What you need to know
- Market environment: whilst past performance is not a reliable indicator of future returns, ESG equity strategies have proven their worth over the long term. In the short term, however, they can underperform less ESG strategies, as seen in 2022.
- Philosophy: we take a principle-based approach to ESG, which means we see ESG as an investment opportunity, not a constraint.
- Toolkit: we recognise that ESG is not binary. We describe the diversity of our investment approach as a toolkit, which contains strategies such as leaders, improvers, themes and dedicated assets.
- Asset allocation: we integrate ESG in our asset allocation process from asset class forecasts to sub-asset class exposure.
- Instrument selection: innovation inspires our instrument selection.
Our ESG investment approach starts with an understanding of the broader market environment. This contextualises our investment philosophy, toolkit, approach to asset allocation and instrument selection (figure 1).
Growing Investor Interest
ESG assets have increased rapidly in recent years. According to Morningstar, as of December 2021, global ESG assets stood at USD 2.74 trillion1
, almost triple the December 2018 figure. The pace of growth and innovation continues to accelerate, as the number of sustainable funds launched in Q4 2021 is almost double that of Q1 2019.
Investor interest is growing, especially following the global pandemic. A survey of families, foundations and individuals found that they increased their portfolio allocations to ESG investing during the pandemic to an average of 36% in 2020, up from 20% in 20192
Whilst past performance is not a reliable indicator of future returns, over long time horizons, ESG indices have generally outperformed their conventional counterparts. The commonly referenced MSCI World Socially Responsible Investment (SRI) Index has outperformed its conventional counterpart, the MSCI World Index, by around 1% per annum on average over the past 10 and 15 years. In the last six calendar years3
(figure 2), the pace of outperformance had picked up, particularly thanks to 2020 and 2021. For example, according to Morningstar, 66% of US sustainable funds outperformed conventional market indices in 20214
2022 has not started with the same momentum as conventional markets have been narrowly led by a small number of sectors, such as energy and defence, which have performed strongly and do not carry much weighting in ESG indices. Such short-term performance deviations will happen from time to time; however, we believe the superior characteristics of ESG strategies will have the potential to be rewarded in the long run.
The growth of ESG finance has triggered a regulatory response, which will likely encourage more flows into sustainable assets. For example, the European Union Sustainable Finance Strategy aims to reorient capital flows to finance sustainable growth. The UK’s ESG investing roadmap seeks to green the UK financial system and align it with a net-zero commitment. Meanwhile, the Securities and Exchange Commission has proposed climate-related disclosures for US companies, which will provide more consistent corporate disclosure for investors.
ESG investing is at the core of our investment philosophy and our default investment proposition. We believe that understanding material environmental, social and governance (ESG) factors improves the investment decision-making process and can lead to better returns. This is supported by several academic studies, which show evidence of boosting investment returns when incorporating ESG factors5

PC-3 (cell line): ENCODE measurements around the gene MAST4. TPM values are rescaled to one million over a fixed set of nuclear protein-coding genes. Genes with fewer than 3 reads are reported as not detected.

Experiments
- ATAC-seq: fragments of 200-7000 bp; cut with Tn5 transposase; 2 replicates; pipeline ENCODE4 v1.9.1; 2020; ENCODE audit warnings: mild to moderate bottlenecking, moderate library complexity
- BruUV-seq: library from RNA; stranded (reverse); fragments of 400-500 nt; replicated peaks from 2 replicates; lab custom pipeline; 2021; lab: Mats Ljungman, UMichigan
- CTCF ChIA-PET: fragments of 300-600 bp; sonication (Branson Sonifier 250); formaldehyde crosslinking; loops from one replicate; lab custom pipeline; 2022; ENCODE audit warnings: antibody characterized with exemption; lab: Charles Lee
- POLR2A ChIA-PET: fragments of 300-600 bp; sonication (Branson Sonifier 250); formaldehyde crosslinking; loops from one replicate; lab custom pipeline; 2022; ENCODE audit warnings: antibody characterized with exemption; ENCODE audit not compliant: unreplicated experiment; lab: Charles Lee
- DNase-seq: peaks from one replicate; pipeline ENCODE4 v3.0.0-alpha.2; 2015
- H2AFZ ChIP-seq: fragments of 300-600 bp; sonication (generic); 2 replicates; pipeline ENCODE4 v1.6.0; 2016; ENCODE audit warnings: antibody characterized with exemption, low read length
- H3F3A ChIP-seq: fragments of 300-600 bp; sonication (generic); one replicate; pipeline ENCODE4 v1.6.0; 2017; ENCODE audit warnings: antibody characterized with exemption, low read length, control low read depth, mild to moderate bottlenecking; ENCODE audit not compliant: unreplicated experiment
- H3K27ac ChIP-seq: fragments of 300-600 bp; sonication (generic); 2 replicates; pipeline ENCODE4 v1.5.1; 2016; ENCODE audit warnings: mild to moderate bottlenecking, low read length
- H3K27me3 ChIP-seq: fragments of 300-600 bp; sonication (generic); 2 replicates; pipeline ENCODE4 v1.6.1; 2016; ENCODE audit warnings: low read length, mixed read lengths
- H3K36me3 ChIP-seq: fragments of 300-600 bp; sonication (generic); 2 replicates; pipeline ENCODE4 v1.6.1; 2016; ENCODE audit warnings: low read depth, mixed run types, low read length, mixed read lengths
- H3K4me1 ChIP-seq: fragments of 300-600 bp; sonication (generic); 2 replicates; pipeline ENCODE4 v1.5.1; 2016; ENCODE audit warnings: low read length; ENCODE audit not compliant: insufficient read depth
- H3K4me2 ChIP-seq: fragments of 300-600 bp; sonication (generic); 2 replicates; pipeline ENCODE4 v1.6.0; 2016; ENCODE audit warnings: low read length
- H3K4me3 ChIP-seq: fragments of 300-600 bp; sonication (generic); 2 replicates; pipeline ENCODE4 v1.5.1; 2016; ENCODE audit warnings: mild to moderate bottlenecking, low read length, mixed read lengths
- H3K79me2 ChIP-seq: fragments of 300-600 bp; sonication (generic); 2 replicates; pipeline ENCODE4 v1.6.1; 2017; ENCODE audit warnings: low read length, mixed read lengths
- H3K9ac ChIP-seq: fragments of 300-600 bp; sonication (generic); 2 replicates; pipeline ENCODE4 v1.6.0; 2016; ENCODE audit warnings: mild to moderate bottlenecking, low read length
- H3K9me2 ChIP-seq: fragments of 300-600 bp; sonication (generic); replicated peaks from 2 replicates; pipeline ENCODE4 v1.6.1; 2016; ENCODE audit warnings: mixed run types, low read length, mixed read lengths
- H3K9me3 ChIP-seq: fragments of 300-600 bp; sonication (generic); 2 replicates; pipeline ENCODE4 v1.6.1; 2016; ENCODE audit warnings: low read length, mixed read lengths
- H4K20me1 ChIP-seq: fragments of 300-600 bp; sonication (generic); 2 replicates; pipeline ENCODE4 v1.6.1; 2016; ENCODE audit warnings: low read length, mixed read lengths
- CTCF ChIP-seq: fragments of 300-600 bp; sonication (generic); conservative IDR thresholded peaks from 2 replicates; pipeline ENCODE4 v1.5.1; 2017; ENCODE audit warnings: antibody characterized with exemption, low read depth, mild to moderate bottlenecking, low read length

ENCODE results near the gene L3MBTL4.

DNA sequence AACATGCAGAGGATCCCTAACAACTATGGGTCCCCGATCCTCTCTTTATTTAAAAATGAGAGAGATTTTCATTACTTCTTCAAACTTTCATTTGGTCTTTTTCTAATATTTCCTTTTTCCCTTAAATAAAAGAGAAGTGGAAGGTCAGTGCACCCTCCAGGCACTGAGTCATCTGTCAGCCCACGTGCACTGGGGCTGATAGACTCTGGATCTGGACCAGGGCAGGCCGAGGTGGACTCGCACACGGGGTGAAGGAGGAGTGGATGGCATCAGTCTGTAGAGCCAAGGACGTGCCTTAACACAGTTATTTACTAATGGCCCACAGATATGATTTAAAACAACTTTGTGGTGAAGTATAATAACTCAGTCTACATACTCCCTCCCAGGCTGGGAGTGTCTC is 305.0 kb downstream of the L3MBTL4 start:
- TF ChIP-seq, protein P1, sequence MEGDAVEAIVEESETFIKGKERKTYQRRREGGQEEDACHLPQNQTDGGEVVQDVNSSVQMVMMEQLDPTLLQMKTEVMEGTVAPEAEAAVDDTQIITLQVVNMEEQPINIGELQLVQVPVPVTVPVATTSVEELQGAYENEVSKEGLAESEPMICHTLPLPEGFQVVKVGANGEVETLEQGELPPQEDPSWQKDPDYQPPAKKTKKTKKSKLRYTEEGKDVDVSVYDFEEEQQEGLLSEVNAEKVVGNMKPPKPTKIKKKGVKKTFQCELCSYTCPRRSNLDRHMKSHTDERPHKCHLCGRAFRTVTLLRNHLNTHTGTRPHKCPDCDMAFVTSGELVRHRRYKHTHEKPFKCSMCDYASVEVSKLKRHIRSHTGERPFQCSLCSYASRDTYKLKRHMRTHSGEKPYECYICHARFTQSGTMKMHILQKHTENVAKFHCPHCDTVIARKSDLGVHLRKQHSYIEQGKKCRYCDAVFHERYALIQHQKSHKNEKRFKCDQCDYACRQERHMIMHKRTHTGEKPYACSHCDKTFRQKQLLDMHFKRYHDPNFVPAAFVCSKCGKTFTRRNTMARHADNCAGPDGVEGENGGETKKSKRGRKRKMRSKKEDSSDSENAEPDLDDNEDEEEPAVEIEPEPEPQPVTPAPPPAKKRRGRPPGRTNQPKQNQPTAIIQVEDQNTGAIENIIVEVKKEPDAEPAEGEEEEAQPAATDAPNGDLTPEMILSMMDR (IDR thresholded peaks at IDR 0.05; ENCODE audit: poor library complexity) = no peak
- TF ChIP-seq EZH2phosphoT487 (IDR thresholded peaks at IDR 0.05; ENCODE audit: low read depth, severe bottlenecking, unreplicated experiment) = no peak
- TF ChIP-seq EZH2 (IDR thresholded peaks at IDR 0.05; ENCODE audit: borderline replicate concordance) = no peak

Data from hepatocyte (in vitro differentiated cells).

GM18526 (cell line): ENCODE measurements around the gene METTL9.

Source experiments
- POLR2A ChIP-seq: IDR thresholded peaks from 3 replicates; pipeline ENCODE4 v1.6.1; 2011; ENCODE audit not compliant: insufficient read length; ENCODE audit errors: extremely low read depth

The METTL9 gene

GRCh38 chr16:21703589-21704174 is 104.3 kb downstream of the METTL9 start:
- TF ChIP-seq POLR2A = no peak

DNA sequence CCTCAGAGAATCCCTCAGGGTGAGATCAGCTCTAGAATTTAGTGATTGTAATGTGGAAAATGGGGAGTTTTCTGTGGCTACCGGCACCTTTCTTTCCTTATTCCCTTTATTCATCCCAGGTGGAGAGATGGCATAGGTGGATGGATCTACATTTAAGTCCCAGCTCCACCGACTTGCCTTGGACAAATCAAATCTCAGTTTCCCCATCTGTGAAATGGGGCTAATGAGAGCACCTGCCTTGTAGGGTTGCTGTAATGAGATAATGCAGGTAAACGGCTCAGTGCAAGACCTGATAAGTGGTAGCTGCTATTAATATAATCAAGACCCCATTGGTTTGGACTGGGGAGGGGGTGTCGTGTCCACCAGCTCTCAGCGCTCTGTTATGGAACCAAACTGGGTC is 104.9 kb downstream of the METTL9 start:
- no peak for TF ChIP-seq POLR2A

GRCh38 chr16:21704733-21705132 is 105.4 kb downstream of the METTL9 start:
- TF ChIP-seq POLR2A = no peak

. ESG investing can also create value for investors beyond investment performance as they can align their own values and beliefs with their investments6
1Global Sustainable Fund Flows: Q4 2021 in Review. Morningstar Manager Research. 31 January 2022.
2Investing for Global Impact: A power for good 2021. https://privatebank.barclays.com/content/dam/privatebank-barclays-com/en-gb/private-bank/documents/campaign/ifgi/investing-for-global-impact-2021.pdf
5Gunnar Friede, Timo Busch & Alexander Bassen (2015) ESG and financial performance: aggregated evidence from more than 2000 empirical studies, Journal of Sustainable Finance & Investment, 5:4, 210-233, DOI: 10.1080/20430795.2015.1118917
When pursuing a ESG investment strategy, we predominantly follow a principle-based philosophy as opposed to a rules-based philosophy (figure 3). Principle-based philosophies view sustainability as a toolkit that can enhance the investment process. Investors seek to embed ESG insights into their investment approach in order to expand the dataset used for investment decisions. This can lead to more informed choices and extended opportunities.
On the contrary, rules-based philosophies treat ESG as a series of check boxes. Investments must “pass” the rules and tests in order to be investible. Adopters of this philosophy typically rely on numerous exclusions, which restricts the investment universe and can lead to reduced investment opportunities.
We recognise that ESG is not binary and a variety of investment strategies can be created to exploit ESG investment potential, each with different investment characteristics. We describe the diversity of our investment approach as a toolkit, which contains strategies such as leaders, improvers, themes and dedicated assets (figure 4). Each approach provides a framework for the integration of sustainability factors at security level and can be implemented either standalone or in support of portfolio construction and risk management.
seek to invest in companies with the strongest ESG practices. Investors deploying leader strategies expect fewer adverse events – such as accounting scandals. They believe that a holistic approach to business will generate improved cash flows through factors such as increased customer loyalty, greater employee productivity and collaborative supply chain partners, ultimately leading to better financial performance.